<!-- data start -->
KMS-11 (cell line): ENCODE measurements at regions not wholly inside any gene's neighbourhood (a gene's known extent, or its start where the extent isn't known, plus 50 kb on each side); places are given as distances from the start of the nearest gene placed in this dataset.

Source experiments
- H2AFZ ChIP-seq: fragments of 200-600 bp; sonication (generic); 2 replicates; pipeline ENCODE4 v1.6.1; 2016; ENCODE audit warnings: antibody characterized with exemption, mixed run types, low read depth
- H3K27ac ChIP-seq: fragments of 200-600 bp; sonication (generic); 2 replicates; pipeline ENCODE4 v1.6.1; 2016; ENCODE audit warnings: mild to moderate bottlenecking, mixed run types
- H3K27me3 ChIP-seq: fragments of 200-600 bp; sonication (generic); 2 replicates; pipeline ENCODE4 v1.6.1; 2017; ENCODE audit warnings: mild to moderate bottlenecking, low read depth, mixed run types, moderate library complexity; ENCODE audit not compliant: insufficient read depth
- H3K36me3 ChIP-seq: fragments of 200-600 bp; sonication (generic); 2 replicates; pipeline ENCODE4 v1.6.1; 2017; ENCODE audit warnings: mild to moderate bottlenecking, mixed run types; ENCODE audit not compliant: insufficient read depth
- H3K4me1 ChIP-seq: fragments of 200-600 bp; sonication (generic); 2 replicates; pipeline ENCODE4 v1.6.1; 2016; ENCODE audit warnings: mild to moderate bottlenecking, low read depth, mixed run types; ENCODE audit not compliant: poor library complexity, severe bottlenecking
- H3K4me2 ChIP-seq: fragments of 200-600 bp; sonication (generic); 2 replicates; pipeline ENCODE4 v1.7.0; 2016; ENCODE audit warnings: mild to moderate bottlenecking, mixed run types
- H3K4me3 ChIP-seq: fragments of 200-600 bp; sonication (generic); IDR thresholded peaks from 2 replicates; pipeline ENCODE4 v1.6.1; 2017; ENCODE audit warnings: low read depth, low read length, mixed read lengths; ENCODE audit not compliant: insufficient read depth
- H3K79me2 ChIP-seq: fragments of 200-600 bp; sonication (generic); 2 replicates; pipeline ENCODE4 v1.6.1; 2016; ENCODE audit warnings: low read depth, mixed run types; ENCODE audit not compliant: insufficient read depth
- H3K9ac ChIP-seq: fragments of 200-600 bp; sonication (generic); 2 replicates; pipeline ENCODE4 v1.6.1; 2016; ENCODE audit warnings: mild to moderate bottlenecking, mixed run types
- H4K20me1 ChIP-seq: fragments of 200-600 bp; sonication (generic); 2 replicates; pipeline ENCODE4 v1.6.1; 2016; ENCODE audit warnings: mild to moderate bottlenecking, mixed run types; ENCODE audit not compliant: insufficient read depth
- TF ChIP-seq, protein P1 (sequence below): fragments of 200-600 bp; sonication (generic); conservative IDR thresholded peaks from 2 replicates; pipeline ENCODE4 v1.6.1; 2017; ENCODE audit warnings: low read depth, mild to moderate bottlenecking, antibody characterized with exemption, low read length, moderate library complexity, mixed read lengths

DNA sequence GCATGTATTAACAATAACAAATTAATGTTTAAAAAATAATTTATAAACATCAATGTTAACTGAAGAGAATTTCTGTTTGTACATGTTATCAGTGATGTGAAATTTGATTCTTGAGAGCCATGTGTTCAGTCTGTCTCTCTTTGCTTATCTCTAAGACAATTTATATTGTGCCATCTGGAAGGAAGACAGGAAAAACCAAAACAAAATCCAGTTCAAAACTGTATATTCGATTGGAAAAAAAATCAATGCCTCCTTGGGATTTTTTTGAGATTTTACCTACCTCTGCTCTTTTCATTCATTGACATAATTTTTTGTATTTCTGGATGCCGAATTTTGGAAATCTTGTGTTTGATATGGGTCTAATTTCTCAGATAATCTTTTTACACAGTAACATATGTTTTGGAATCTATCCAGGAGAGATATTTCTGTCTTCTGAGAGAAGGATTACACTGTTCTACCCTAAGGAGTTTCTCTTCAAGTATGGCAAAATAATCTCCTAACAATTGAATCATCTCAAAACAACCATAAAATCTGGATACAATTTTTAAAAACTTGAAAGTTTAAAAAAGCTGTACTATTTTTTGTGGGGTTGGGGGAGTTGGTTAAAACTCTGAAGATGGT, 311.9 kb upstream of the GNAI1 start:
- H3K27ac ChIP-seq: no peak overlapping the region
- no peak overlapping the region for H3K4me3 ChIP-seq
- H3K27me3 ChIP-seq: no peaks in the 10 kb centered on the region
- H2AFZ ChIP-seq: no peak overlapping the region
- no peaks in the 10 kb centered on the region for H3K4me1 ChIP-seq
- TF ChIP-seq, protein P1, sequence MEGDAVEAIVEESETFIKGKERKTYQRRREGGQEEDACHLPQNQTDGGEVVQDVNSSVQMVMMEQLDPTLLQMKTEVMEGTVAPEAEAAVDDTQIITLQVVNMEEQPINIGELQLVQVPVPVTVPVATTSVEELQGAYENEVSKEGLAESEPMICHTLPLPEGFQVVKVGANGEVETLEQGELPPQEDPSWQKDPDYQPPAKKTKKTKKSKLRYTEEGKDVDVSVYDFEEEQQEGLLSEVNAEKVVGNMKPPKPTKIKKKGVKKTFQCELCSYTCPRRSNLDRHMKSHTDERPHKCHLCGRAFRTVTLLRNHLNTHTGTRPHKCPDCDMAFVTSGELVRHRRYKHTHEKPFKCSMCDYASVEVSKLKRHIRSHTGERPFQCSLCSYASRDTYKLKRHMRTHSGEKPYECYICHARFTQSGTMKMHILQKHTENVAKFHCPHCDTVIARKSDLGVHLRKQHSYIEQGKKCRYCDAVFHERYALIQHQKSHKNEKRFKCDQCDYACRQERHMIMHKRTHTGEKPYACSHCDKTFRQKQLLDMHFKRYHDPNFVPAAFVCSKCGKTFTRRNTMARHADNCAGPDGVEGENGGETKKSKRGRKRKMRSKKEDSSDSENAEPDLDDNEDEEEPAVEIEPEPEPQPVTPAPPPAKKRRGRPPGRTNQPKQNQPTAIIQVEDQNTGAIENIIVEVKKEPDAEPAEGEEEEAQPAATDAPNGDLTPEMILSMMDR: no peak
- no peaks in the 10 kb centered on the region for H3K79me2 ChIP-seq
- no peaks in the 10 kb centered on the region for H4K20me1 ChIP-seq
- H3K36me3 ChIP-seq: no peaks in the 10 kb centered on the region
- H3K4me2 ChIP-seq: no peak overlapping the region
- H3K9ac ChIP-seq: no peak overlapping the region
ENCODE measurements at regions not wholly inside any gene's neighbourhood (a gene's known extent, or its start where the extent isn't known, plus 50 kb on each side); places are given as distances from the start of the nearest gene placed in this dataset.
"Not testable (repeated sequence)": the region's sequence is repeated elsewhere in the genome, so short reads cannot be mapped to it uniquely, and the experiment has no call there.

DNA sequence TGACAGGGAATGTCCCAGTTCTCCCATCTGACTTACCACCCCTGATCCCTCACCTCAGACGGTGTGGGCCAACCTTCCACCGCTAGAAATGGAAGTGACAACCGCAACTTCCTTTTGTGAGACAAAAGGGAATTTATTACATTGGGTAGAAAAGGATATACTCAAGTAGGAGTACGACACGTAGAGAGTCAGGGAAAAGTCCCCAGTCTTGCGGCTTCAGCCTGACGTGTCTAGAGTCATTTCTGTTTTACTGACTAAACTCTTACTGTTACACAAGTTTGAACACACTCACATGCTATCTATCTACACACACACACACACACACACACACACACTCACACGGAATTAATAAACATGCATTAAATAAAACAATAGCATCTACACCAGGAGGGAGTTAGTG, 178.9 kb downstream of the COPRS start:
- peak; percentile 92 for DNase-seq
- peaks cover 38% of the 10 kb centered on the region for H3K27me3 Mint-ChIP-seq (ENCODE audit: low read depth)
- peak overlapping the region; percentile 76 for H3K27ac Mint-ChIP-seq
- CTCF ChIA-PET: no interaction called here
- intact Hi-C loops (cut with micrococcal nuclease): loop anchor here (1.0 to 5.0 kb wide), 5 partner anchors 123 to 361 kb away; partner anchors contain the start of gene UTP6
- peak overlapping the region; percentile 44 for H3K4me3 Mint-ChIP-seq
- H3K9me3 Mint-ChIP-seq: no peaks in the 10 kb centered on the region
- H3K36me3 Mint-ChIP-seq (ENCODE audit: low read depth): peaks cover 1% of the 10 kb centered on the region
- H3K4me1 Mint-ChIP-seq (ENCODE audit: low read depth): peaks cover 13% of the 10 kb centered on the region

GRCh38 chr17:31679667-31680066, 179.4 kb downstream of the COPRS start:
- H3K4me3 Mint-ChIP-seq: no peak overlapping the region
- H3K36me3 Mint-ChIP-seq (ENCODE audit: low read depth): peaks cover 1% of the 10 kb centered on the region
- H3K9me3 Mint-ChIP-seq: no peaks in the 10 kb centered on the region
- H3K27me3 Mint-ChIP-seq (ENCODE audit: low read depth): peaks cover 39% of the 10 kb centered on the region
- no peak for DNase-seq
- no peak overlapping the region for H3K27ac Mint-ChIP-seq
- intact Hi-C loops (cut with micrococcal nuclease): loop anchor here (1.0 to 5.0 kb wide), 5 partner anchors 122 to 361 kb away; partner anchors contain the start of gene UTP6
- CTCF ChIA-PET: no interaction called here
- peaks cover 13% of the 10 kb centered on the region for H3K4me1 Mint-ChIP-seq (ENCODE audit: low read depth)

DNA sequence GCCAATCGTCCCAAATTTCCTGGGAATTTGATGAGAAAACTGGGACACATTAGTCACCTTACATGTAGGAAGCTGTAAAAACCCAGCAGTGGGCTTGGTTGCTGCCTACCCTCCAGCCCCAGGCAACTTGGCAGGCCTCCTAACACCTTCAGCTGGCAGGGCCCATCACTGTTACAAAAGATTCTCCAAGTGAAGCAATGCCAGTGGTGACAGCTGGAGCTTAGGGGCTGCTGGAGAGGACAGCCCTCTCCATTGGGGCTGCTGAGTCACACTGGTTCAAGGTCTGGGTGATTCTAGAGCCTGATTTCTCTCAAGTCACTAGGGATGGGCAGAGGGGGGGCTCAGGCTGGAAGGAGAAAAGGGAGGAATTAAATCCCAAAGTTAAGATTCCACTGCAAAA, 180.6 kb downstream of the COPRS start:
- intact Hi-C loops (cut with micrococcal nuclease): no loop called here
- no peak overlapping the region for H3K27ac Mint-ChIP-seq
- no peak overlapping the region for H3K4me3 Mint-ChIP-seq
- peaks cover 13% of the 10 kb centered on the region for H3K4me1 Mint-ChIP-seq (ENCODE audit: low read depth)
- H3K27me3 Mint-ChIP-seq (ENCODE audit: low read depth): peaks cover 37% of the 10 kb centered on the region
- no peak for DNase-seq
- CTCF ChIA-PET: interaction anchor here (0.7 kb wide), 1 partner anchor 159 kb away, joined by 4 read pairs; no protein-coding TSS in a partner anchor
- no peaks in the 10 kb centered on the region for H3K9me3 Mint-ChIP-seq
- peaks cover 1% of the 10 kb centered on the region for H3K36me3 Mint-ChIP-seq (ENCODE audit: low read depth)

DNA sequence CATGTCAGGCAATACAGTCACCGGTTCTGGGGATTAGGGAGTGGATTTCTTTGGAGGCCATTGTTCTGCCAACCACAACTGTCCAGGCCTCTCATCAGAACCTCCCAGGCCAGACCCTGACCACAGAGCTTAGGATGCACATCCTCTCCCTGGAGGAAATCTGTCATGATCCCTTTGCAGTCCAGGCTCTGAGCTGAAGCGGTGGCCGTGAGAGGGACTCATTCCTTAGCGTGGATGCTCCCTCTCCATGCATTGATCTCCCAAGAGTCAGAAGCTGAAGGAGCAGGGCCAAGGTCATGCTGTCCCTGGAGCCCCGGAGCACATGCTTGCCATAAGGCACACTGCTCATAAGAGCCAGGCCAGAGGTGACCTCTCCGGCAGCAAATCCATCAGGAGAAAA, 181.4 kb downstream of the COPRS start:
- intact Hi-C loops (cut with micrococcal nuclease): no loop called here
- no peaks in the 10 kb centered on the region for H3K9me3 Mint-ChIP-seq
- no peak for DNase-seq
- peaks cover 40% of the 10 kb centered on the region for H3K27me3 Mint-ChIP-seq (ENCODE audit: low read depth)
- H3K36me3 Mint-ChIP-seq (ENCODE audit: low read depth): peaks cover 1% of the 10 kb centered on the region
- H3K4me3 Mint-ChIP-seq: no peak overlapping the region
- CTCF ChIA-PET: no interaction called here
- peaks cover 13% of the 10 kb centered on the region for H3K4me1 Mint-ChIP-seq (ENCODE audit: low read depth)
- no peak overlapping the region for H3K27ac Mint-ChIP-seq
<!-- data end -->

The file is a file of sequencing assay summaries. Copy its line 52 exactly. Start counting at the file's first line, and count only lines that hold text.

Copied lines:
- peaks cover 13% of the 10 kb centered on the region for H3K4me1 Mint-ChIP-seq (ENCODE audit: low read depth)